No more fossil fuels to heat new homes!
Written by Gavin on 17th August 2021
The use of fossil fuels to heat newly built social homes will end from October 1st as Welsh Government commits to renewable energies and cutting edge technologies in its new build standards, published today.
The ambition is for private developers to adopt the ‘Welsh Development Quality Requirements 2021 – Creating Beautiful Homes and Places’, by 2025.
Homes will need to reach the highest energy efficiency standards to reduce carbon use during build and when inhabited. As well as sector leading space standards, developers will need to consider recycling and food waste storage under the new rules. Wales currently ranks number three on the world recycling leader board, but is striving for a zero waste future.
This bold move underpins the Welsh Government’s commitment to build 20,000 high quality, low carbon homes for rent over the next five years. Social housing built with Welsh Government funding will ‘trailblaze’ the new standards.
The new rules are significant to Welsh Government’s response to the climate emergency and commitment to drive down emissions to reach the ambitious ‘net zero carbon by 2050’ goal. In Wales, residential emissions make up 10% of all carbon emissions.
Beyond low carbon targets, the standards also require new properties to be ‘gigabit ready’, meaning fibre optic broadband or gigabit wireless technology is available, alongside a choice of internet service providers. Where this currently isn’t in place, infrastructure to enable future installation without disruption must be provided.
These changes are particularly timely following the pandemic, which saw much of the country needing to learn and work from home, as they recognise a future of flexible working.
The new standards also favour good design and generous space so people live well within their homes.
This is not only aimed to boost wellbeing and keep communities together, but to respond to the changing needs of residents, such as ample floor space to ensure adaptations for older and disabled people can be facilitated.
Modern methods of construction, such as the use of timber and factory built homes are also championed in the new guidelines.
Minister for Climate Change Julie James said:
“Our new ‘Creating Beautiful Homes and Places’ building standards show the bold and immediate action we are taking in responding to the climate emergency. How we live and heat our homes over the coming years will be pivotal in reaching our net zero goals.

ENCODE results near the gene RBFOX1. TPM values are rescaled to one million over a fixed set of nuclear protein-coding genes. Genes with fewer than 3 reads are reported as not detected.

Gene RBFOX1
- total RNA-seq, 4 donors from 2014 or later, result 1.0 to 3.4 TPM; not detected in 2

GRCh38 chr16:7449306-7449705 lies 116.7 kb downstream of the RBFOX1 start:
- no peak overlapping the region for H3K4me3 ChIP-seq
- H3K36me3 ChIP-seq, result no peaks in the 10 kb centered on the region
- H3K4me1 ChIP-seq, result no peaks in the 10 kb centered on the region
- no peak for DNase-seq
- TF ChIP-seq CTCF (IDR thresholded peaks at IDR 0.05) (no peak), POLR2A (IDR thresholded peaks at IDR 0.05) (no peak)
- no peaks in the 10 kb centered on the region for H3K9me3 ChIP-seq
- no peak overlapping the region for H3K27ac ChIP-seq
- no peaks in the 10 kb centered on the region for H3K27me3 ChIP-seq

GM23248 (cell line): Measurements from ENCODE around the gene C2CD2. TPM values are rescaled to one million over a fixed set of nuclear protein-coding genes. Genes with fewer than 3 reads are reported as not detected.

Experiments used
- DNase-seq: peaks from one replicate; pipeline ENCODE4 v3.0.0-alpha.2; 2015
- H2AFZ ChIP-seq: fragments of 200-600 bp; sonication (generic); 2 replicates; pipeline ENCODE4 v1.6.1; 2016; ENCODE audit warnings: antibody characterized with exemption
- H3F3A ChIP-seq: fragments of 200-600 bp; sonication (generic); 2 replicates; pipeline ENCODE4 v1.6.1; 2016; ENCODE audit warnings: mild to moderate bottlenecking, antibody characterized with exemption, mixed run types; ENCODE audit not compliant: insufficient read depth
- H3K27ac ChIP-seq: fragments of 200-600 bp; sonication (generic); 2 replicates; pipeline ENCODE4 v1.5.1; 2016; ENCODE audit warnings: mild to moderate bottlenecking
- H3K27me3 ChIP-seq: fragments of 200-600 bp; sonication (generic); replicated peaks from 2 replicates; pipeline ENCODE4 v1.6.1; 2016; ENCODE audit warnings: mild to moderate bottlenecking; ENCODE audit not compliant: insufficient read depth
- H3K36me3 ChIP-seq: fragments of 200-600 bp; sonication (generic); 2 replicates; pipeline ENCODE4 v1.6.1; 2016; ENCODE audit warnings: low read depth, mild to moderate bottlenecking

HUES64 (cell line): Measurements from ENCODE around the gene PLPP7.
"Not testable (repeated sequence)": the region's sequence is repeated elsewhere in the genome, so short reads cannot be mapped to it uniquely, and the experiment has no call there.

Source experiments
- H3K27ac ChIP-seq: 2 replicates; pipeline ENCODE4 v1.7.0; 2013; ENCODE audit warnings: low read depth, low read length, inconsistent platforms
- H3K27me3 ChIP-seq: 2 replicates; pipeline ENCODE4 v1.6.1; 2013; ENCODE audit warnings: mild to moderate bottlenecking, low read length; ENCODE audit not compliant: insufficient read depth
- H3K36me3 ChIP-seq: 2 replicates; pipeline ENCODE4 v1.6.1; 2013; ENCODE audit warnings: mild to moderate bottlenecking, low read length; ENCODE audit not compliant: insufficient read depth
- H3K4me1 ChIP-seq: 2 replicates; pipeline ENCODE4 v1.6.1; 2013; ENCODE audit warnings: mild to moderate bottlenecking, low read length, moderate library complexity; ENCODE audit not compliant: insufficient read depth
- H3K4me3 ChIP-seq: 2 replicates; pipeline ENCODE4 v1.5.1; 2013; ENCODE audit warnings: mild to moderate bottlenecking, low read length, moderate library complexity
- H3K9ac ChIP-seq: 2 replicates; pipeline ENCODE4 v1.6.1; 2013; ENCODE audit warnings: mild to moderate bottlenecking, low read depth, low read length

“Curbing the worst impacts of climate change is a matter of social justice, but so is ensuring people have access to internet in their homes, and enough space to live well. These standards ensure all of these targets are met as they reflect our modern ways of living and changing lifestyle needs.
“Making use of innovative construction methods and design, I have every confidence the social housing sector will prove themselves trailblazers of the ambitious standards, as they deliver on our pledge to build 20,000 low carbon homes for rent over the next five years.”
Clarissa Corbisiero, Director of Policy and External Affairs and Deputy Chief Executive at Community Housing Cymru said:
“These new standards for social homes put Wales at the forefront of measures to ensure housing can play its full role in tackling the climate emergency. They will mean lower energy bills for tenants, as well as increased space and access to high speed broadband. Ahead of this year’s Senedd elections, we were clear in our manifesto that these were all key priorities for housing associations in Wales, and we welcome this step towards creating homes that are fit for the future.
“To support housing associations to deliver on these commitments, Welsh Government must ensure that recent record investment in social housing continues and is focused on the new technologies and materials required to build new good quality affordable homes at pace and scale.”